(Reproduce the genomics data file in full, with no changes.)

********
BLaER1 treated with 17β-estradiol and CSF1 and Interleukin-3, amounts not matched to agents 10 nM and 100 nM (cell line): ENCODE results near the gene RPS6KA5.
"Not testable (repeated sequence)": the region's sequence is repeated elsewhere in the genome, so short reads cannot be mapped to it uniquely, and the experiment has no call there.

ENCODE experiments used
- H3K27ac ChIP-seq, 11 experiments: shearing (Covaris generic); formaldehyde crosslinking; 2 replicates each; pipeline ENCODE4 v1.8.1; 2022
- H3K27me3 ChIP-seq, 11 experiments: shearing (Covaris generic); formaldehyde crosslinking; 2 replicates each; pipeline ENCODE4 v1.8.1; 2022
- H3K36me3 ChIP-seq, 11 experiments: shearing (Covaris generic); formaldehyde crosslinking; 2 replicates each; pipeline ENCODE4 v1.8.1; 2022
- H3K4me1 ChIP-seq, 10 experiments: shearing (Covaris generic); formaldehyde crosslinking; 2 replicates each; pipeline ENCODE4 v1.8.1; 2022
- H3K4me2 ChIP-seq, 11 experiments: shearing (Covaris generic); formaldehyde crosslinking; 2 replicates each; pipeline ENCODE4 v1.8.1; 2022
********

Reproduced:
BLaER1 treated with 17β-estradiol and CSF1 and Interleukin-3, amounts not matched to agents 10 nM and 100 nM (cell line): ENCODE results near the gene RPS6KA5.
"Not testable (repeated sequence)": the region's sequence is repeated elsewhere in the genome, so short reads cannot be mapped to it uniquely, and the experiment has no call there.

ENCODE experiments used
- H3K27ac ChIP-seq, 11 experiments: shearing (Covaris generic); formaldehyde crosslinking; 2 replicates each; pipeline ENCODE4 v1.8.1; 2022
- H3K27me3 ChIP-seq, 11 experiments: shearing (Covaris generic); formaldehyde crosslinking; 2 replicates each; pipeline ENCODE4 v1.8.1; 2022
- H3K36me3 ChIP-seq, 11 experiments: shearing (Covaris generic); formaldehyde crosslinking; 2 replicates each; pipeline ENCODE4 v1.8.1; 2022
- H3K4me1 ChIP-seq, 10 experiments: shearing (Covaris generic); formaldehyde crosslinking; 2 replicates each; pipeline ENCODE4 v1.8.1; 2022
- H3K4me2 ChIP-seq, 11 experiments: shearing (Covaris generic); formaldehyde crosslinking; 2 replicates each; pipeline ENCODE4 v1.8.1; 2022